All these memories come back to me tonight. It's 5:32am. It's a Saturday night - or rather a Sunday morning, and I'm sitting in the living room table in my little flat. I've got some herbal tea (ginger and lemon, if you must know) and I've made myself some toast (with oodles of butter and half a pot of Marmite). Liam is snoring in the bedroom (he always does that when he sleeps on his back) only stopping for a moment when he rustles the duvet and turns every ten minutes or so. I've crept into the living room in my white fluffy dressing gown, and I'm writing to you. I wasn't afraid of the dark, but I still don't like the gap under my bed, if I was really honest. I did creak the floorboards as I crept from my bed, because I'm just not used to avoiding them here. I'm not master of the silence, quite like I used to be. But I did lie awake for a little while and listen to the birds, wondering what they might be saying, and why I couldn't sleep. It's funny how it all came back. But I'm okay, I've got my little lamp on, and having just scribbled furiously on my pad, to you, I'm feeling a little bit tired. Think I'll crawl back into bed in a bit. Besides, my tea's nearly finished. Goodnight.



  1. I hate insomnia. It will sneak up in nasty little bouts for no reason. :S

  2. I never had this kind of problem. My problem is that I can't wake up in the morning. I don't hear my alarm and if I do I incorporate it into my dreams. I've always hated getting up early and I still do. I never saw a sunrise or heard birds singing in the quiet morning. I perfer sleeping...

  3. For me the time is 3:33. I wake up at this exact hour and minute more times in my life that I can count. I have no idea what it means and it doesn't scare me but I know there's some meaning to it and I want to know what it is. Funny how as kids we all had something to be afraid of.

  4. I often have this problem over the years. I try to go to bed as late as I can in the hope my body will stay asleep but it doesn't always work. The worst part is when I run out of thoughts to entertain myself with. Hope you get a good night's sleep soon.

  5. I woke up daily at 3am for years and it is a terrible thing for a girl. Very aging, and bad for disposition too. Thank God now I am over it, mostly.

  6. I remember doing this as a kid. I still remember which stairs creak in my mom's house. I hate when I can't sleep. At least now when I wake up, I can walk anywhere I want and turn on any light. No one here to wake up :)

  7. I'm likd Happy Frog with this. It comes and goes. 4 o'clock was always my times and I loved that it was called the hour of the wolf - you can make some great stories with that. I would also go for tea and toast so that made me smile.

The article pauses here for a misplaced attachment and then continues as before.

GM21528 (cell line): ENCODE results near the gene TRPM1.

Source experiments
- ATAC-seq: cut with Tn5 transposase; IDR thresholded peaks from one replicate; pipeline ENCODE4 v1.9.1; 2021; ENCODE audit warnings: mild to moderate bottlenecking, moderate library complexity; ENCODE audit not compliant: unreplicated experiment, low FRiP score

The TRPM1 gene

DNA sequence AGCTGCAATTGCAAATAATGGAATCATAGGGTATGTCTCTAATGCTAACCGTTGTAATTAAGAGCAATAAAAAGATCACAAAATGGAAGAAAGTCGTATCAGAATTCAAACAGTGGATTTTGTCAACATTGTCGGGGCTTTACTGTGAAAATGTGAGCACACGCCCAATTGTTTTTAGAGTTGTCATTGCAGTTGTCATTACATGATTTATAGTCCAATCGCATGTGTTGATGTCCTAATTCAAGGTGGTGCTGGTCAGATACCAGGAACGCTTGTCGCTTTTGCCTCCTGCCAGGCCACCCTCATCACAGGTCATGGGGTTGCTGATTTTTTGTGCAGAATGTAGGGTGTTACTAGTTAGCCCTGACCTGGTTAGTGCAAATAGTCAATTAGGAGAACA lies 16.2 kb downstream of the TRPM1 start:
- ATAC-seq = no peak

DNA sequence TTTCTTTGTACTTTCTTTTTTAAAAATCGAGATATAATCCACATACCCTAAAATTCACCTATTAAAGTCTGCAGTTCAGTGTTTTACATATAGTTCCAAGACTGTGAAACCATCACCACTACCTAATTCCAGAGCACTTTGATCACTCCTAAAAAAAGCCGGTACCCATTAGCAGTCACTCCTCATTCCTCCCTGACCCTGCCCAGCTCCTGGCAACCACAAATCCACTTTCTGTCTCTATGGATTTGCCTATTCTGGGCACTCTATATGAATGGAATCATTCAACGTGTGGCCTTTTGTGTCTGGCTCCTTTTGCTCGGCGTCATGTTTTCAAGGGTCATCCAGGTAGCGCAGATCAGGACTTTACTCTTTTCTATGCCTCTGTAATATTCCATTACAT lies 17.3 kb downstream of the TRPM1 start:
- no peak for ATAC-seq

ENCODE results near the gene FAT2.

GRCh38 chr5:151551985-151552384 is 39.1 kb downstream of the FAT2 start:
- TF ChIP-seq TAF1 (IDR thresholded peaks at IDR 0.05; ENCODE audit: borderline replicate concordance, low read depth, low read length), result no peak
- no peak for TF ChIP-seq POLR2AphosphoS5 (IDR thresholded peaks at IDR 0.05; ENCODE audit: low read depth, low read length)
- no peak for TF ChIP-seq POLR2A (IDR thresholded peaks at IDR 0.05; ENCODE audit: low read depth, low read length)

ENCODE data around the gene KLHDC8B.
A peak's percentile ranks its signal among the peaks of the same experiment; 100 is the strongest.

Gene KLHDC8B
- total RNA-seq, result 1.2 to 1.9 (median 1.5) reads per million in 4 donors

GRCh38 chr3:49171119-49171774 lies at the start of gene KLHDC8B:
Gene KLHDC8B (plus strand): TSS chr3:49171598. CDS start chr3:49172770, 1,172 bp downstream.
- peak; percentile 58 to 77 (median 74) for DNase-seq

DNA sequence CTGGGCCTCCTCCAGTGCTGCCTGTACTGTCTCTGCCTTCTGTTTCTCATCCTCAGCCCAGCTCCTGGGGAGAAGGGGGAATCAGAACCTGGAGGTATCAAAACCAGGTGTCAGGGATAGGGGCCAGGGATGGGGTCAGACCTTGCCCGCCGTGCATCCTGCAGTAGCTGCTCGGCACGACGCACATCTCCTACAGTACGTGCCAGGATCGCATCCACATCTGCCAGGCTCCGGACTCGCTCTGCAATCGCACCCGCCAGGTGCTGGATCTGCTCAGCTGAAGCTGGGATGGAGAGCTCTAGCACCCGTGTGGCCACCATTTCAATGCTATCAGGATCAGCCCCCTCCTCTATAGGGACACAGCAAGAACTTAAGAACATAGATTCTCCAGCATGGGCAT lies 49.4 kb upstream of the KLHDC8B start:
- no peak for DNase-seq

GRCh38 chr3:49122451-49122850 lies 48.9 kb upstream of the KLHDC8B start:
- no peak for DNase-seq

8. As you get older you need less sleep, so five or half past five is usually the time I awake and spend time staring at the ceiling. Love this story though, it brings back those fears we all tend to experience as children in the dark.

  9. i used to have similiar experiences when i was younger. nowdays no matter what time it is, as soon as i wake up i get hayfever straight away ....wife loves it when i wake up and start sniffing [on the rare occasions she can hear it above her snoring]

    (and all that talk of your cat a couple of weeks back has inspired me to write about the joy of having a dog)

  10. First thing, that was beautiful. Your writing has a quiet poise that I envy. Second thing, those of you that wake around 3, that's liver related, not in a bad way, but in a busy way, Google 3am liver.

  11. Don Carter is ovah!

  12. Ah, Master of the Silence, this is beautiful. My daughter's the same way. I can't usually find her under the covers in the morning--she's so balled up in one corner or another. I think that what went through your mind as a child is precisely what goes through hers!
    I shared my bedroom with two sisters, so I was never afraid of the bogeyman. Funny what scares us when we're children. ;)

  13. I had insomnia something fierce as a small child. And then came the teen years. That was worse. I battle bouts with the insomnia elves several times a year still. They take spells of leaving to bother someone else and then return.

  14. Hi Lizzie! Funny you should email as we were just thinking about you guys last night and reading your blog - its great! Glad you are enjoying our travel stories, you guys are featured in a pic at the famous Mitani Cafe!Hope London is treating you well. Stay in touch x